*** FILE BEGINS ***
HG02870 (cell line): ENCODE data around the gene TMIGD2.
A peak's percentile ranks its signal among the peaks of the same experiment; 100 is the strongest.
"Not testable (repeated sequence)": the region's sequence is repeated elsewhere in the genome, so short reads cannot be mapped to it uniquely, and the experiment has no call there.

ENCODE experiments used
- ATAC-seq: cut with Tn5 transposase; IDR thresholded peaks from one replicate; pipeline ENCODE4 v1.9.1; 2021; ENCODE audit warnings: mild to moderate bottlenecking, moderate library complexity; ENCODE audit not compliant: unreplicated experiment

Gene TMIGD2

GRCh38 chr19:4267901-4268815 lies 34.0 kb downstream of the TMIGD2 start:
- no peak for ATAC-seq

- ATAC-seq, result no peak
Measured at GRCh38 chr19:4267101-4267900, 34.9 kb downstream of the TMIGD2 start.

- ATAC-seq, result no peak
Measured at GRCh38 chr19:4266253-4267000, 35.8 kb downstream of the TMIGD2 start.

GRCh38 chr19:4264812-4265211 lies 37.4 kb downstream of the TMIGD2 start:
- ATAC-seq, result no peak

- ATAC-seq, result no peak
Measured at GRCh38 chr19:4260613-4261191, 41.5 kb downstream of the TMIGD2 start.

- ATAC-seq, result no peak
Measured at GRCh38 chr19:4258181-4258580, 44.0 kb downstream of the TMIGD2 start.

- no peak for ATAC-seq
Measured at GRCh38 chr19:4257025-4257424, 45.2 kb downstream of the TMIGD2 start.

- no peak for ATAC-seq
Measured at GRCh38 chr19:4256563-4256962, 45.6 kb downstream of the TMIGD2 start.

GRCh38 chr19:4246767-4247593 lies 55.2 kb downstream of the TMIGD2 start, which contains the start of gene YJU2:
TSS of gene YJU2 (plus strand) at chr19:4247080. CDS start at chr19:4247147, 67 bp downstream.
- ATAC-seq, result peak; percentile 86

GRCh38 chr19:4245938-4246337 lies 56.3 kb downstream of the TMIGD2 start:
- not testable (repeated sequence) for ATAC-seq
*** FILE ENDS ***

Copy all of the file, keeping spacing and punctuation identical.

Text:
HG02870 (cell line): ENCODE data around the gene TMIGD2.
A peak's percentile ranks its signal among the peaks of the same experiment; 100 is the strongest.
"Not testable (repeated sequence)": the region's sequence is repeated elsewhere in the genome, so short reads cannot be mapped to it uniquely, and the experiment has no call there.

ENCODE experiments used
- ATAC-seq: cut with Tn5 transposase; IDR thresholded peaks from one replicate; pipeline ENCODE4 v1.9.1; 2021; ENCODE audit warnings: mild to moderate bottlenecking, moderate library complexity; ENCODE audit not compliant: unreplicated experiment

Gene TMIGD2

GRCh38 chr19:4267901-4268815 lies 34.0 kb downstream of the TMIGD2 start:
- no peak for ATAC-seq

- ATAC-seq, result no peak
Measured at GRCh38 chr19:4267101-4267900, 34.9 kb downstream of the TMIGD2 start.

- ATAC-seq, result no peak
Measured at GRCh38 chr19:4266253-4267000, 35.8 kb downstream of the TMIGD2 start.

GRCh38 chr19:4264812-4265211 lies 37.4 kb downstream of the TMIGD2 start:
- ATAC-seq, result no peak

- ATAC-seq, result no peak
Measured at GRCh38 chr19:4260613-4261191, 41.5 kb downstream of the TMIGD2 start.

- ATAC-seq, result no peak
Measured at GRCh38 chr19:4258181-4258580, 44.0 kb downstream of the TMIGD2 start.

- no peak for ATAC-seq
Measured at GRCh38 chr19:4257025-4257424, 45.2 kb downstream of the TMIGD2 start.

- no peak for ATAC-seq
Measured at GRCh38 chr19:4256563-4256962, 45.6 kb downstream of the TMIGD2 start.

GRCh38 chr19:4246767-4247593 lies 55.2 kb downstream of the TMIGD2 start, which contains the start of gene YJU2:
TSS of gene YJU2 (plus strand) at chr19:4247080. CDS start at chr19:4247147, 67 bp downstream.
- ATAC-seq, result peak; percentile 86

GRCh38 chr19:4245938-4246337 lies 56.3 kb downstream of the TMIGD2 start:
- not testable (repeated sequence) for ATAC-seq